The Blue Jays (41-30) jumped on Tillman three batters into the game on Jose Bautista’s run-scoring double, driving in Jose Reyes, who opened the game with a single.

In the fourth, Edwin Encarnacion opened the inning with a double down the left-field line and scored two batters later on an RBI single by Dioner Navarro. Toronto went up 3-0 on Melky Cabrera’s sacrifice fly in the fifth.

“It’s not fun,” Tillman said of allowing three leadoff runners score. “You’ve got to make pitches. As a starting pitcher, you know that. Sometimes you’re able to make pitches and get out of it, and sometimes you’re not. We did make some good pitches that they were able to put good swings on, and at the same time made some bad pitches that they hit hard — right at guys — kind of balanced itself out.”

Meanwhile, Toronto starter J.A. Happ held the Orioles to one run and seven hits in six innings, striking out six batters and walking none. Happ has a 2.08 ERA in two appearances against the Orioles this season and a 0.75 ERA in two career starts at Camden Yards.

“Happ was really good,” Showalter said. “He's always capable of that. And unfortunately, he put together a really good game, established the fastball on both sides, and breaking ball. We had one opportunity early to do some things, but we never really mounted a whole lot off him.”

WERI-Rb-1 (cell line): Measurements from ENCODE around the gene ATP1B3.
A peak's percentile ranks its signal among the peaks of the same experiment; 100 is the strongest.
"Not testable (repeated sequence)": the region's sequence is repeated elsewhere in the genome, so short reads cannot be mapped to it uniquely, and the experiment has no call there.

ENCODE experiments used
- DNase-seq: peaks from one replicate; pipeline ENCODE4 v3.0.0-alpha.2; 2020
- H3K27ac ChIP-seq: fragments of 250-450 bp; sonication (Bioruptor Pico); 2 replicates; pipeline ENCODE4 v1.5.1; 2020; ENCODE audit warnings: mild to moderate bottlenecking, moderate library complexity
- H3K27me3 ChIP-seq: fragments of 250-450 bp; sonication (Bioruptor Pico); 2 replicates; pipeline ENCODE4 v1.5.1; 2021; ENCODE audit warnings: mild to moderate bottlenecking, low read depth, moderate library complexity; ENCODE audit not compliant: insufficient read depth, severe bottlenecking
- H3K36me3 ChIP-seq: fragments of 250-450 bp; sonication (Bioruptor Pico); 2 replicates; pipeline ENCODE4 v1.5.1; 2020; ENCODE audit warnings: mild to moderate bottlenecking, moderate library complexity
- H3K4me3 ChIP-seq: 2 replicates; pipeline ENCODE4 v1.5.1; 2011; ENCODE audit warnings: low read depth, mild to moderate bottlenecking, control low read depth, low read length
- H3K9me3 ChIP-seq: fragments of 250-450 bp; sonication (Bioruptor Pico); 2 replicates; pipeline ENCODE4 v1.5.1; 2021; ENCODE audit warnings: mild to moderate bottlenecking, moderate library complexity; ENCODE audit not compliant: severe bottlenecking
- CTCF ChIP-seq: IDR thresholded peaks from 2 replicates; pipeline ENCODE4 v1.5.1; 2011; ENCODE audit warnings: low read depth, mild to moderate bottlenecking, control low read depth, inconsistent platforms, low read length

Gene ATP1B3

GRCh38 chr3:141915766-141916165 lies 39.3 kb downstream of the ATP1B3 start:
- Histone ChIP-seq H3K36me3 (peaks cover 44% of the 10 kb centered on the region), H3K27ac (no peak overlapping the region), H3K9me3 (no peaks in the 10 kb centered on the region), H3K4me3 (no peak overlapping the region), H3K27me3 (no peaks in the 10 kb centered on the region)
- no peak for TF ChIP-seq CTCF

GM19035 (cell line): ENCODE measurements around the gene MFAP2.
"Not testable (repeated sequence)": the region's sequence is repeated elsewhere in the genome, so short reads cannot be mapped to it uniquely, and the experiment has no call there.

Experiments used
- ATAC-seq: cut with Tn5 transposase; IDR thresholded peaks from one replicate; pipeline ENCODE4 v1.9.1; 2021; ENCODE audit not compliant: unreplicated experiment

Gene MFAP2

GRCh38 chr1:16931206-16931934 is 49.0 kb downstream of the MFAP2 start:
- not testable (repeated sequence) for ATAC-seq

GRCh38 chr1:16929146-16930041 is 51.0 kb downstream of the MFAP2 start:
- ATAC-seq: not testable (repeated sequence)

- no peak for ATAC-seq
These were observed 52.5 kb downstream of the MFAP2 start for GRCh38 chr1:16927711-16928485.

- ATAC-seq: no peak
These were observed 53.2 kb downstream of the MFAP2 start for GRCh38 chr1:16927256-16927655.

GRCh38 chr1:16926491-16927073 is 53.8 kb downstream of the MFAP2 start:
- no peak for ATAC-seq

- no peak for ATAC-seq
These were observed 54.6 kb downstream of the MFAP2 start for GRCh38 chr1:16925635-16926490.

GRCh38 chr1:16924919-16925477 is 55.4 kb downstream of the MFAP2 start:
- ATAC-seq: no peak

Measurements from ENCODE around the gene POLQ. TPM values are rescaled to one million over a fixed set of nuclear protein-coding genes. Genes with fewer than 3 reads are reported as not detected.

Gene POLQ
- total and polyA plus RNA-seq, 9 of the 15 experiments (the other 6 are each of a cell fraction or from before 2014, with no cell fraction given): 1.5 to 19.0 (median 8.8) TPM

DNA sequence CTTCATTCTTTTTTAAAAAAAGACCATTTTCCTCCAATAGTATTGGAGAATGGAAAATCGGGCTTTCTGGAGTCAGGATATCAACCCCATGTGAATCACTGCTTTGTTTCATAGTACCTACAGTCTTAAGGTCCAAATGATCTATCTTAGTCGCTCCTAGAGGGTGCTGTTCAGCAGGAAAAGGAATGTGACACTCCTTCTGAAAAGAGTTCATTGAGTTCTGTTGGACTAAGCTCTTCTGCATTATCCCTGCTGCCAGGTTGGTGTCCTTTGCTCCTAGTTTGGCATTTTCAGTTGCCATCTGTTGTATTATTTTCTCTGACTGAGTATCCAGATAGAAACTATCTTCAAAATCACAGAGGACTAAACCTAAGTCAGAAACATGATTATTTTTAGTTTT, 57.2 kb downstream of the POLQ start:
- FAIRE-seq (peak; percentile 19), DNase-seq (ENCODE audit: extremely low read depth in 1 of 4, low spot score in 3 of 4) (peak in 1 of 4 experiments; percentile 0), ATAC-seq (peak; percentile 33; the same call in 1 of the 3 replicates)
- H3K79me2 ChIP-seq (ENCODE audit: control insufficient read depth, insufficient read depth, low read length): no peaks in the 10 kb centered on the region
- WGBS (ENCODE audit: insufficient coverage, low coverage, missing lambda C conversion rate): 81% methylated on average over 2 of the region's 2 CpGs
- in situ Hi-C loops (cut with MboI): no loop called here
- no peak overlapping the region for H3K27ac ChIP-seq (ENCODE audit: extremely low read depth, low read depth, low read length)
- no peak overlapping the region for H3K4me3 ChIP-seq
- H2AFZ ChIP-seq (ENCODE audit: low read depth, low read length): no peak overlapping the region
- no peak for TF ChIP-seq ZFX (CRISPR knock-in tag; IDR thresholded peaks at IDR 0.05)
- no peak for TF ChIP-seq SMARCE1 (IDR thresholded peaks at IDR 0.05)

The Orioles had their best opportunity to break through against Happ in the third inning, when J.J. Hardy hit a leadoff double and Jonathan Schoop reached on an infield single.

But the Orioles couldn’t score as No. 9 hitter Nick Hundley flied out to center and Happ struck out Nick Markakis and Manny Machado to end the inning.

The Orioles scored their only run off Happ with two outs in the sixth inning on Nelson Cruz’s RBI single to center to score Jones, who had reached on a two-out double.

Toronto tacked on two runs in the eighth inning off Tommy Hunter, who issued a leadoff walk to Bautista and a ground-rule double to Encarnacion that hopped over the left-field fence.

The Orioles prevented a run when Hardy fielded a groundball by Brett Lawrie and threw home to get Bautista, the lead runner, at the plate on a play that was challenged by Toronto manager John Gibbons and upheld after a 3-minute, 26-second review.

But Navarro’s bloop double down the right-field line scored one run, and another came in on a fielder’s choice forceout by Steve Tolleson at second after a walk to Erik Kratz loaded the bases.

Hunter has allowed three runs over three innings in three relief appearances since returning from a right groin strain earlier this month.

Jones hit his 11th homer of the season with two outs in the bottom of the eighth, blasting a solo shot down the left-field line off Toronto reliever Dustin McGowan.

In the ninth, the Orioles had Hardy on first base with one out following a bunt single off Blue Jays closer Casey Janssen.

If the Orioles would have brought the tying run to the plate, Showalter likely would have used first baseman Chris Davis as a pinch-hitter. But Jonathan Schoop hit into a force play at second base for the second out and Hundley struck out to end the game.